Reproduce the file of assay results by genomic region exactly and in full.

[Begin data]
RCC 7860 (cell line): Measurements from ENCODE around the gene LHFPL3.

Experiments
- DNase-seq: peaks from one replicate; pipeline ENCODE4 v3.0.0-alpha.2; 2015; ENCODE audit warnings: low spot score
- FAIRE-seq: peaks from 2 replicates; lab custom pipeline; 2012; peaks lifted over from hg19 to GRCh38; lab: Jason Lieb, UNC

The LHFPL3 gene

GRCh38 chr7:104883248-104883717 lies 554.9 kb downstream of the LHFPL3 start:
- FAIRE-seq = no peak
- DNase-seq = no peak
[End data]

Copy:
RCC 7860 (cell line): Measurements from ENCODE around the gene LHFPL3.

Experiments
- DNase-seq: peaks from one replicate; pipeline ENCODE4 v3.0.0-alpha.2; 2015; ENCODE audit warnings: low spot score
- FAIRE-seq: peaks from 2 replicates; lab custom pipeline; 2012; peaks lifted over from hg19 to GRCh38; lab: Jason Lieb, UNC

The LHFPL3 gene

GRCh38 chr7:104883248-104883717 lies 554.9 kb downstream of the LHFPL3 start:
- FAIRE-seq = no peak
- DNase-seq = no peak